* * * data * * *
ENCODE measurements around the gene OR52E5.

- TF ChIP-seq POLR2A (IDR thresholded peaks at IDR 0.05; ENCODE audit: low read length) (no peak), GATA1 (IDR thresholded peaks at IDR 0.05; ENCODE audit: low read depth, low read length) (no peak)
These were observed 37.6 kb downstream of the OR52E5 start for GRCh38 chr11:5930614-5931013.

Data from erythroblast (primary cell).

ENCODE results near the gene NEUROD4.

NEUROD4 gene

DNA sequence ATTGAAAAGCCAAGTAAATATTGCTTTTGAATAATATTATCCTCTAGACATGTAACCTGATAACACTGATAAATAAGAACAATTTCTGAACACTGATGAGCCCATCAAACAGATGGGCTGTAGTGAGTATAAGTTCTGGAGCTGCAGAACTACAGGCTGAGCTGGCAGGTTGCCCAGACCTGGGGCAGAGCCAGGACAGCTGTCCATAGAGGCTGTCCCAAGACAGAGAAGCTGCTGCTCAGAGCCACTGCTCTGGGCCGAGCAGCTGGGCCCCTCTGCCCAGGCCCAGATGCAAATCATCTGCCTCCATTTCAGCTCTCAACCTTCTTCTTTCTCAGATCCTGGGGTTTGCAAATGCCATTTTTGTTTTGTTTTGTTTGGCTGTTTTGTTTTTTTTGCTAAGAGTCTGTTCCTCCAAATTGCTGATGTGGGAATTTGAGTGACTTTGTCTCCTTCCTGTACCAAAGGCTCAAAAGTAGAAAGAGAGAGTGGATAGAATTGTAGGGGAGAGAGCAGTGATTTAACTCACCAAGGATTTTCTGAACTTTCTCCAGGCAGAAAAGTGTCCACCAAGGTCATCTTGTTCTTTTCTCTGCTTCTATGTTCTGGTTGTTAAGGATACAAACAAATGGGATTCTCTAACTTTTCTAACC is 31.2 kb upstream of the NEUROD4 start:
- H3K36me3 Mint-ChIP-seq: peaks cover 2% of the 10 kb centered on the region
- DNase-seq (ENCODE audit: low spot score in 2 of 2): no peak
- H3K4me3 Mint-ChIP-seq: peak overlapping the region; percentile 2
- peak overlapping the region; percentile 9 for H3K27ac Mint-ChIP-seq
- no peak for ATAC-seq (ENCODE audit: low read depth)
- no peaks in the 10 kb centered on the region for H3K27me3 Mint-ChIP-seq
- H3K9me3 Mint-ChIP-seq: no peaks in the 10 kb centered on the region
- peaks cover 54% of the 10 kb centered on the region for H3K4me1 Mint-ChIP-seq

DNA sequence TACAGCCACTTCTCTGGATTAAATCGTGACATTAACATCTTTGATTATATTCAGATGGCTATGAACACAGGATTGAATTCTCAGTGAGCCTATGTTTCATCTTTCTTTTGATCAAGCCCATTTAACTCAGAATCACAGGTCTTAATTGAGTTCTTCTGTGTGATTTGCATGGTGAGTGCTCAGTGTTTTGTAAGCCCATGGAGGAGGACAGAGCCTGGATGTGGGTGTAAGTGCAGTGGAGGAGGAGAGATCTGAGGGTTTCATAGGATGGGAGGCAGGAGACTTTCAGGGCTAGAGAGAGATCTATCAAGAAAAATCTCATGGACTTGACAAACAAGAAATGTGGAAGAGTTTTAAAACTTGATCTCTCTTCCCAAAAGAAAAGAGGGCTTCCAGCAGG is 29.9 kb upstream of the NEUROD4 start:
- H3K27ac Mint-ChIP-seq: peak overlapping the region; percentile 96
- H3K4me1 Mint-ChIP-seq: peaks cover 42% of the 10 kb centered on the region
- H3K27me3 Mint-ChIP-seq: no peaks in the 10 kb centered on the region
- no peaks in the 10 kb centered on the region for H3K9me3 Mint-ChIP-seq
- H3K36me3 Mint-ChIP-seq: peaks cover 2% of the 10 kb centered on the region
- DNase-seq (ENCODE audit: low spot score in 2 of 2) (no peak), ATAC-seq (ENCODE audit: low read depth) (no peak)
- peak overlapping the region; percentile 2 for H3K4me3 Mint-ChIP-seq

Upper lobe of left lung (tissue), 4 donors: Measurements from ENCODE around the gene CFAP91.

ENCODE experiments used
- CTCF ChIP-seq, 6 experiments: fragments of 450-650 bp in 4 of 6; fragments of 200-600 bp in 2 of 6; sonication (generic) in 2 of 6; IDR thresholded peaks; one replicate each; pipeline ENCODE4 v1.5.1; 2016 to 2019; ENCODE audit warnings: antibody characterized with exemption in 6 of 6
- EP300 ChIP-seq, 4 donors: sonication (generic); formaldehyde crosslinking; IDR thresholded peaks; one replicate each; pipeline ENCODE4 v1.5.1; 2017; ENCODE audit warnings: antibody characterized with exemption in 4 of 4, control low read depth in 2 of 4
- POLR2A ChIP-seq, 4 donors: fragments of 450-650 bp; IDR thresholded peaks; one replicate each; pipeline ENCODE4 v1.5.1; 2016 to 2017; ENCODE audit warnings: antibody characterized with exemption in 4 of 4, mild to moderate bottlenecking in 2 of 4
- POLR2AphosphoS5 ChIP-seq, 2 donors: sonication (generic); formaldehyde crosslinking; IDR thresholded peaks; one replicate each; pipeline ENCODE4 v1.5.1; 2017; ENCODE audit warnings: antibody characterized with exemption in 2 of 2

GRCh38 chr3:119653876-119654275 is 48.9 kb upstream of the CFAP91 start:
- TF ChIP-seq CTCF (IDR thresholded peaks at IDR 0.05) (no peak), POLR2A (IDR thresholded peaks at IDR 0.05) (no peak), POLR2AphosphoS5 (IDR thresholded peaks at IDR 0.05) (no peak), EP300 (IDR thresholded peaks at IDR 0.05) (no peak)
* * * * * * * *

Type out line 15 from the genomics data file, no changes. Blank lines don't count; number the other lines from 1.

- peaks cover 54% of the 10 kb centered on the region for H3K4me1 Mint-ChIP-seq